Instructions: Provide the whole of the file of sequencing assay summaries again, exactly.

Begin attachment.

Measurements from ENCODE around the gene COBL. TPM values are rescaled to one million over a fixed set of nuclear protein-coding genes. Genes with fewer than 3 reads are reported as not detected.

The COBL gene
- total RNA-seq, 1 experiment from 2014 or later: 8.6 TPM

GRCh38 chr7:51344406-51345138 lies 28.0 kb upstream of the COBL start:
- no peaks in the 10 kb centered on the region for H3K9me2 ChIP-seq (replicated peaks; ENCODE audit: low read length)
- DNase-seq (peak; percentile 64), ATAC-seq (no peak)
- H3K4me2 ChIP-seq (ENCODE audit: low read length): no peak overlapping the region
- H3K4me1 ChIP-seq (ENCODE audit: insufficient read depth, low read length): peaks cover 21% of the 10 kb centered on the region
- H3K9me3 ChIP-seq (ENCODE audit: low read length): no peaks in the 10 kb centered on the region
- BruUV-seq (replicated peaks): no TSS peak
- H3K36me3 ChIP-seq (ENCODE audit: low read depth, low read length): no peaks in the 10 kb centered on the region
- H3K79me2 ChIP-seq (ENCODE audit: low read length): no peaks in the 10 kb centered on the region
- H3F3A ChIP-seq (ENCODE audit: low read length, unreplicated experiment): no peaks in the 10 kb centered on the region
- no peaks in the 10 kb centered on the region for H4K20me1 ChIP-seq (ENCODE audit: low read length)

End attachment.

Measurements from ENCODE around the gene COBL. TPM values are rescaled to one million over a fixed set of nuclear protein-coding genes. Genes with fewer than 3 reads are reported as not detected.

The COBL gene
- total RNA-seq, 1 experiment from 2014 or later: 8.6 TPM

GRCh38 chr7:51344406-51345138 lies 28.0 kb upstream of the COBL start:
- no peaks in the 10 kb centered on the region for H3K9me2 ChIP-seq (replicated peaks; ENCODE audit: low read length)
- DNase-seq (peak; percentile 64), ATAC-seq (no peak)
- H3K4me2 ChIP-seq (ENCODE audit: low read length): no peak overlapping the region
- H3K4me1 ChIP-seq (ENCODE audit: insufficient read depth, low read length): peaks cover 21% of the 10 kb centered on the region
- H3K9me3 ChIP-seq (ENCODE audit: low read length): no peaks in the 10 kb centered on the region
- BruUV-seq (replicated peaks): no TSS peak
- H3K36me3 ChIP-seq (ENCODE audit: low read depth, low read length): no peaks in the 10 kb centered on the region
- H3K79me2 ChIP-seq (ENCODE audit: low read length): no peaks in the 10 kb centered on the region
- H3F3A ChIP-seq (ENCODE audit: low read length, unreplicated experiment): no peaks in the 10 kb centered on the region
- no peaks in the 10 kb centered on the region for H4K20me1 ChIP-seq (ENCODE audit: low read length)